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Best Algebra TextBook For Self Learner?

  1. Nov 8, 2017 #1
    Hi there, I have been searching multiple websites and forums but have not found a cohesive answer to my queries.

    I am currently going through this textbook to learn pre-algebra: https://www.amazon.com/McDougal-Lit...F8&qid=1510174034&sr=8-8&keywords=pre+algebra
    Also, is this a good book to be studying as an autodidact for pre algebra? I am honestly quite lost on how to go about learning topic, so I have just been trying to go through this textbook.

    What would be the best and most comprehensive algebra textbook for a 16 year old autodidact? In the american education system, it would be referred to as algebra 1 I think.I dont know if there are books with 1 and 2. But its the introductory algebra textbook I am looking to study.

    Also, any advice on what I should supplement along with this textbook during my studies?
    Khan academy, smaller algebra books, youtube videos etc?

    Any guidance would be very welcome, At the minute I feel quite lost and un-guided on how to learn these maths topics, such as which textbooks to read and buy, what to supplement them with etc.
     
  2. jcsd
  3. Nov 8, 2017 #2

    DS2C

    User Avatar
    Gold Member

  4. Nov 8, 2017 #3

    fresh_42

    Staff: Mentor

  5. Nov 8, 2017 #4
    I have found the openstax math textbooks, I am wondering whether or not anyone has any experience with them and whether or not they recommend them. Im looking to study pre algebra and introductory algebra.

    Thanks.
     
  6. Nov 8, 2017 #5

    fresh_42

    Staff: Mentor

    I've checked the lists of content and these look good.
     
  7. Nov 8, 2017 #6
    Thanks for the book recommendation! So you think I should use these textbooks? Or do you have any other that you also know of?
     
  8. Nov 8, 2017 #7

    fresh_42

    Staff: Mentor

    I think they can be recommended, because a) different books shouldn't differ so much in content and b) the source (Rice, Houston, TX) is reliable. I would definitely add the trigonometry and calculus to the list. I liked the classification, although it looked a bit as if there were repetitions to some extend, but this shouldn't be a bad thing. And they offer an online reading as well as a pdf download, so they can be printed, either entirely or in parts. I think you can even order printed versions. I just downloaded the intermediate version now to have a closer look. I found the following:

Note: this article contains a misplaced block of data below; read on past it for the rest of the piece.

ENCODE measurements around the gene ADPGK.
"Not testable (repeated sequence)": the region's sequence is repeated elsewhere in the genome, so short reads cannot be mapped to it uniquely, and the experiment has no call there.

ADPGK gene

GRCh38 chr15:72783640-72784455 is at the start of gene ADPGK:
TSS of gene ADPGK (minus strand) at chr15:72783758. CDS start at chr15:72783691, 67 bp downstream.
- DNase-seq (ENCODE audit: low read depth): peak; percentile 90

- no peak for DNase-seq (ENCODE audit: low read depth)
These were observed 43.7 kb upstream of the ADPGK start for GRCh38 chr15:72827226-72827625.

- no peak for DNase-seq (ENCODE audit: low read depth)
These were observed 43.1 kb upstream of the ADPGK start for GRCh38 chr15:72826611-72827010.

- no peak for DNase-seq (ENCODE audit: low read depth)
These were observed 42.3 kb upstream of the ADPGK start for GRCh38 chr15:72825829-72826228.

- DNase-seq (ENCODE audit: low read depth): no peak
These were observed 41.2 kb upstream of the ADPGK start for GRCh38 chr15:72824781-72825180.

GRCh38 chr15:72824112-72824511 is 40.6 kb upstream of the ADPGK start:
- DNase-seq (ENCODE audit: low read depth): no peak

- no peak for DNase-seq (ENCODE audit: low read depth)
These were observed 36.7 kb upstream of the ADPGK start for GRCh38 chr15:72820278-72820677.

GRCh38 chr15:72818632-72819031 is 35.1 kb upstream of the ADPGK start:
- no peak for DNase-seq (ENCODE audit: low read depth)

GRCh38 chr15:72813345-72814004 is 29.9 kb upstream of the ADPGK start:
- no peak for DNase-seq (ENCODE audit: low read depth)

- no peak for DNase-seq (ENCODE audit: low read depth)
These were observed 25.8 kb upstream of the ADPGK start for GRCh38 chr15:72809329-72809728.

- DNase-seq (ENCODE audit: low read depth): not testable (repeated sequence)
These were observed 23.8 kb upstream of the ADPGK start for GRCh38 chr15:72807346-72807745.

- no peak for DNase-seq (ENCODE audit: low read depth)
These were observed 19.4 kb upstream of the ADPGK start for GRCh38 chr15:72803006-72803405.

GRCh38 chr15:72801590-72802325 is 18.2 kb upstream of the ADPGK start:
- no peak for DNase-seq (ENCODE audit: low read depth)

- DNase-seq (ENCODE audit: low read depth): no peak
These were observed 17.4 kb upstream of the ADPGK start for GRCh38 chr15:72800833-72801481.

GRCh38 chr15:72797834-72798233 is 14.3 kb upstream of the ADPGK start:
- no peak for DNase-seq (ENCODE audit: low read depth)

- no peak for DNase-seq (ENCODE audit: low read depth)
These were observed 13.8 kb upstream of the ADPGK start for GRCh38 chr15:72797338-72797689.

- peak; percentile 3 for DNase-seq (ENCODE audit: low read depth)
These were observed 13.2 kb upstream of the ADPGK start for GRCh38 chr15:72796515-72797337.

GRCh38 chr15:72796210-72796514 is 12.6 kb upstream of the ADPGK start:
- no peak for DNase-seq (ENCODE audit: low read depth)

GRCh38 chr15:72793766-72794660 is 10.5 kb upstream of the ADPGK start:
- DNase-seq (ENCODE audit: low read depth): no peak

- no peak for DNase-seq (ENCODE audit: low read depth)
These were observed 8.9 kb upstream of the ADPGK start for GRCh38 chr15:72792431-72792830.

• The way it is presented is fine. Whether someone likes it or prefers a different kind of presentation has to be found out on an individual basis. No one can tell. But it's free, so no risk to find out.
    • Things are explained in a clear language and detailed.
    • I was surprised by the number of pages. My schoolbooks had had far less pages.
    • There are exercises included, which is a good thing, because in the end, the most important part is to practice. A lot.
    • I have found the solutions at the end of the book, so you can always check your answers.
    All in all it is a good way to study it. Maybe a bit too detailed and long. Nobody can give you an ultimate answer, because therefore one needed to know a lot more specific information as: which way you learn best, how disciplined are you, what are your typical mistakes, do you understand the explanations in the book by yourself, or do you need further assistance, how fast are you and so on and so on.

    We can give you a good amount of help here on PF, too, but this takes some time to type and to wait for answers. Anyway, both sources together should be a good match. Try to have fun!
     
  9. Nov 8, 2017 #8
    Thank you for that very detailed response! I am very happy with your reply, If you like it and satisfied with it, then I am too! I actually prefer the longer books since it means I will probably learn more that way.

    Physics forums has a very friendly community I found. I was welcomed the first time I showed up on the forums a few months ago :)
     
  10. Nov 8, 2017 #9

    DS2C

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